Most fevers can be managed and monitored at home with a few exceptions that need to be evaluated by the ER.
- Fever over 100.4 in a newborn under 12 weeks of age.
- Fever over 104 and not reducing w/ fever reducing measures indicated in links below.
- Fever with other symptoms of lethargy, severe vomiting, or dehydration. See links below for more guidance.
Read the following links to determine if you need to take your child in to Urgent Care or ER to be seen urgently:
Post Viral Rashes
Many viral infections can cause skin rashes, and they can vary in appearance and severity. Rashes may develop as the immune system responds to the infection and most will go away on their own. Some common viral infections associated with rashes in children include:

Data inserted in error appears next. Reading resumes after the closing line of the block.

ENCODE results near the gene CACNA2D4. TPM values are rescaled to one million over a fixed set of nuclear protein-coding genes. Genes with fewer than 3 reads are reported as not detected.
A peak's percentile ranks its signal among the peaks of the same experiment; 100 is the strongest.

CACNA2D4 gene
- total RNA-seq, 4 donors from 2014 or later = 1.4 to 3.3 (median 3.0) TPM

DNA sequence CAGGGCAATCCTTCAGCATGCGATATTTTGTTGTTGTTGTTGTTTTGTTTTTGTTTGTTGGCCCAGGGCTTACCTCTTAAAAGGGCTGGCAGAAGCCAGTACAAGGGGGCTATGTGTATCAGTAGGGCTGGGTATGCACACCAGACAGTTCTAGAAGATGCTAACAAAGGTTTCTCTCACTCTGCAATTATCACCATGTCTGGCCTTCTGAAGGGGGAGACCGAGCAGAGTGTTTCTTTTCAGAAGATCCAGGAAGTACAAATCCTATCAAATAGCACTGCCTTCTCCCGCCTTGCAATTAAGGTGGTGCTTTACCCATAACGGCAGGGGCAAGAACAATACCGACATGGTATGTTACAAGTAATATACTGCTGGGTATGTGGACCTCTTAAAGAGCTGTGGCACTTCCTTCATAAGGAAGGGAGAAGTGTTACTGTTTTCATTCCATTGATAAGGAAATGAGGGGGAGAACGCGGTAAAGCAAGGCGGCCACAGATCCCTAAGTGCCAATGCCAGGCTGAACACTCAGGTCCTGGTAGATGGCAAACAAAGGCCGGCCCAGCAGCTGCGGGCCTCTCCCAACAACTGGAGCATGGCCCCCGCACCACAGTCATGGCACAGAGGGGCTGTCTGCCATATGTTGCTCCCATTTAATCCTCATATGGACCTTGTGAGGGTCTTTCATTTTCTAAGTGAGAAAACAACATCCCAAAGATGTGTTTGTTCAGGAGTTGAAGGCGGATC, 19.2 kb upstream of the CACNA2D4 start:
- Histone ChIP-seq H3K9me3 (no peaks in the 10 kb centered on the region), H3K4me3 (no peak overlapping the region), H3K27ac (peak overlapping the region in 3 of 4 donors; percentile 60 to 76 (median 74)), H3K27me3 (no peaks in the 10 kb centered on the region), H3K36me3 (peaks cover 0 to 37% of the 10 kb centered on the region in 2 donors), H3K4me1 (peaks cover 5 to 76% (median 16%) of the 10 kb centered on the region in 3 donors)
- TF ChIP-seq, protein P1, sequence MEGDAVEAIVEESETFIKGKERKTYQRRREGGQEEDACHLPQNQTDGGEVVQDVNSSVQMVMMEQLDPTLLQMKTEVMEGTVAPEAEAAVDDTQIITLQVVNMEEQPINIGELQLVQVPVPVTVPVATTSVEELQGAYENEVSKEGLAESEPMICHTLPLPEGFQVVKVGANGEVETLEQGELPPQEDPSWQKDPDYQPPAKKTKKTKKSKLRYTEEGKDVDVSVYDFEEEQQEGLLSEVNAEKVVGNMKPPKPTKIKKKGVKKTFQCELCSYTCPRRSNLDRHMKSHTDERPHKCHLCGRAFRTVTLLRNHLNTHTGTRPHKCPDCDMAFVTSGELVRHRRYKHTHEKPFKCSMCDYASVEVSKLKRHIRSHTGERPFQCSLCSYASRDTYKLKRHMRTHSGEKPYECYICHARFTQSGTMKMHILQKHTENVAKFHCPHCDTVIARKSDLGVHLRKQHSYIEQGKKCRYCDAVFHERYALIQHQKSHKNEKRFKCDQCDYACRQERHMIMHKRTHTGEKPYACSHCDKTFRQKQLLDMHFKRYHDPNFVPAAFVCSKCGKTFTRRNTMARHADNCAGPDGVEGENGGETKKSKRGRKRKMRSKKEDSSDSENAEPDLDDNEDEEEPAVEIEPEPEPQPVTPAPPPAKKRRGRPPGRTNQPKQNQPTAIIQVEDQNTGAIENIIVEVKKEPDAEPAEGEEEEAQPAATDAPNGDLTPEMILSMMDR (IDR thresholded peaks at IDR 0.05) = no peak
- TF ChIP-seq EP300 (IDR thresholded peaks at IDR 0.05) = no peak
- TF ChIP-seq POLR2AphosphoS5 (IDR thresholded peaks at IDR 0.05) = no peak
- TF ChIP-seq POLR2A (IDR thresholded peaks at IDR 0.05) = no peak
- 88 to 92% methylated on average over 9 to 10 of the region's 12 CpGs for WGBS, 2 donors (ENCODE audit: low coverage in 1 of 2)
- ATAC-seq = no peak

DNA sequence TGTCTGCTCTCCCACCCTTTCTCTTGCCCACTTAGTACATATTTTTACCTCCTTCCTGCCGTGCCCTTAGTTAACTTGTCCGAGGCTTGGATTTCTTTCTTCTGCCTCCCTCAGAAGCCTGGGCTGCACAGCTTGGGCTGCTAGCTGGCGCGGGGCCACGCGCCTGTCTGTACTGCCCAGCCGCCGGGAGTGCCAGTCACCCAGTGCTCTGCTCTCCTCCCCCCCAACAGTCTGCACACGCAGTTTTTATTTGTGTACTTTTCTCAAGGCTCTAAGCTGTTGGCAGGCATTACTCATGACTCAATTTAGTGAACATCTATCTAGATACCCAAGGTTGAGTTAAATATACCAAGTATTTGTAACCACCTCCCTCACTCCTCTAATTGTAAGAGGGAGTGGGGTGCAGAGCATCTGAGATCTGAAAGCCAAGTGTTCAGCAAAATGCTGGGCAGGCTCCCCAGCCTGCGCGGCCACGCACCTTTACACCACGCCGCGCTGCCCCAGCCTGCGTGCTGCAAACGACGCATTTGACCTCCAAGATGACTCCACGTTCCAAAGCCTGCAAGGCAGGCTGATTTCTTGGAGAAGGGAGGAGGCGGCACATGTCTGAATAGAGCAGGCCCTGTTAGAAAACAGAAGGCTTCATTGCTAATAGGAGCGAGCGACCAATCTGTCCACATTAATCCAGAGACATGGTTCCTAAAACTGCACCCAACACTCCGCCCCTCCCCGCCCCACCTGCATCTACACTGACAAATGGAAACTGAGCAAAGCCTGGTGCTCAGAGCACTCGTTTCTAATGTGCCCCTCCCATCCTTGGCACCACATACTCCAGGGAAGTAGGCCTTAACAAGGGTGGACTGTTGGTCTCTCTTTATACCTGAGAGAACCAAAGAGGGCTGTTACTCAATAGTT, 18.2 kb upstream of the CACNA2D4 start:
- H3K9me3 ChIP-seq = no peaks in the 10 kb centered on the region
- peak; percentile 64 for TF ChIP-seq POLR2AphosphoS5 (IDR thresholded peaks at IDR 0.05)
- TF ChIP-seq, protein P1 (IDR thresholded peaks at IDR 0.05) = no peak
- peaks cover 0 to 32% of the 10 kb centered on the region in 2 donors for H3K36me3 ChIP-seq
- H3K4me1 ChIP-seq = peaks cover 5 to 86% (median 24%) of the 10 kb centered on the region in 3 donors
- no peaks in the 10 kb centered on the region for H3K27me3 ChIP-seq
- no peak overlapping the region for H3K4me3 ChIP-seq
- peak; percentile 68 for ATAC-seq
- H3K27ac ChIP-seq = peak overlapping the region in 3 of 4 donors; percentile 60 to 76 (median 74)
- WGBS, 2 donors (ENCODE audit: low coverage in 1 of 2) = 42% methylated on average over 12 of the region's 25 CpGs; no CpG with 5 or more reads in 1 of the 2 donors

- Roseola: This viral infection, often seen in young children, is caused by human herpesvirus 6 (HHV-6). It typically starts with a high fever that lasts several days, followed by the appearance of a pinkish-red rash.
- Hand, Foot, and Mouth Disease (HFMD): Caused by various enteroviruses, HFMD can cause a rash with small, blister-like sores on the hands, feet, and sometimes the buttocks.
It is not uncommon to see eczema flares after viral infections like the flu or common cold.
If the rash is associated with other concerning symptoms, such as difficulty breathing or persistent fever, seek medical attention at your closest Urgent Care or ER